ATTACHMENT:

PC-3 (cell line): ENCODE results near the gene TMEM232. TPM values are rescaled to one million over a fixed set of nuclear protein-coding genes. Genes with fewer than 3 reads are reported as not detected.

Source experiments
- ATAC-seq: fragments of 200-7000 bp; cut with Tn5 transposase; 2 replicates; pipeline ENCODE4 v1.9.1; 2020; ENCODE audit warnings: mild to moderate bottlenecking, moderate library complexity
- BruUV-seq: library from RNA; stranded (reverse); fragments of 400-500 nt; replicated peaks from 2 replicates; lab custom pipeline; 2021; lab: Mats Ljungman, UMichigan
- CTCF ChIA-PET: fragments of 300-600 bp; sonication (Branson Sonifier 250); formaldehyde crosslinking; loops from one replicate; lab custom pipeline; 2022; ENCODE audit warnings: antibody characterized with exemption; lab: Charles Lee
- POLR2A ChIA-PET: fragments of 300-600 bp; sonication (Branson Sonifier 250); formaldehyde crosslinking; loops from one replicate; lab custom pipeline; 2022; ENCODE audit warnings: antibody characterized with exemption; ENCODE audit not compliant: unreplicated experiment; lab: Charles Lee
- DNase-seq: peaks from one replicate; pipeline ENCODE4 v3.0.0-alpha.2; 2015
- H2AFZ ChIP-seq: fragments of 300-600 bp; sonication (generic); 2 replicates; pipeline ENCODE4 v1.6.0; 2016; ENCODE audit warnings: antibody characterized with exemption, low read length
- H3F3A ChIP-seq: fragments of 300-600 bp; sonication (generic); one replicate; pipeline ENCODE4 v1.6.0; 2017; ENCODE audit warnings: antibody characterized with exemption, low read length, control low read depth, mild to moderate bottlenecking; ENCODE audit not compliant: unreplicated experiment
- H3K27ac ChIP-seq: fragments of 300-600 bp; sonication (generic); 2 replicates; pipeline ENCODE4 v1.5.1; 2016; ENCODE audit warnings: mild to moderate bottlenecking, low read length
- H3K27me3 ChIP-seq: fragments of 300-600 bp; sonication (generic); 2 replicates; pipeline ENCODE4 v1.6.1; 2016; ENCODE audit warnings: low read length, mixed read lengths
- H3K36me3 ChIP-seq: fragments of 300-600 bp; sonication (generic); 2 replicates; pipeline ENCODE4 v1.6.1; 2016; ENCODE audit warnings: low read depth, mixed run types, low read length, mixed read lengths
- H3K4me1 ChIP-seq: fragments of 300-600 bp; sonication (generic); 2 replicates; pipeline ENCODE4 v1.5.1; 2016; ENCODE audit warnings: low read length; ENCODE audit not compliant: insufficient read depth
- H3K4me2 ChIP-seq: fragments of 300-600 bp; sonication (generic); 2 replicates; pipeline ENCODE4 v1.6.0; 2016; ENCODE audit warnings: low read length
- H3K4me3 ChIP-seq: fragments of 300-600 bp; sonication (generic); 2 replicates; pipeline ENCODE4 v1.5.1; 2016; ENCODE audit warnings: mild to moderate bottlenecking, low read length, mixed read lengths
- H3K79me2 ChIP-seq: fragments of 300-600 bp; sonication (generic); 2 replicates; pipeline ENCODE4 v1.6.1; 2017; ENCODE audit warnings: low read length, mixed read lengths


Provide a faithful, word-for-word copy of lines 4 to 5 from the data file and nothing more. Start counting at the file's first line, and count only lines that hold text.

- BruUV-seq: library from RNA; stranded (reverse); fragments of 400-500 nt; replicated peaks from 2 replicates; lab custom pipeline; 2021; lab: Mats Ljungman, UMichigan
- CTCF ChIA-PET: fragments of 300-600 bp; sonication (Branson Sonifier 250); formaldehyde crosslinking; loops from one replicate; lab custom pipeline; 2022; ENCODE audit warnings: antibody characterized with exemption; lab: Charles Lee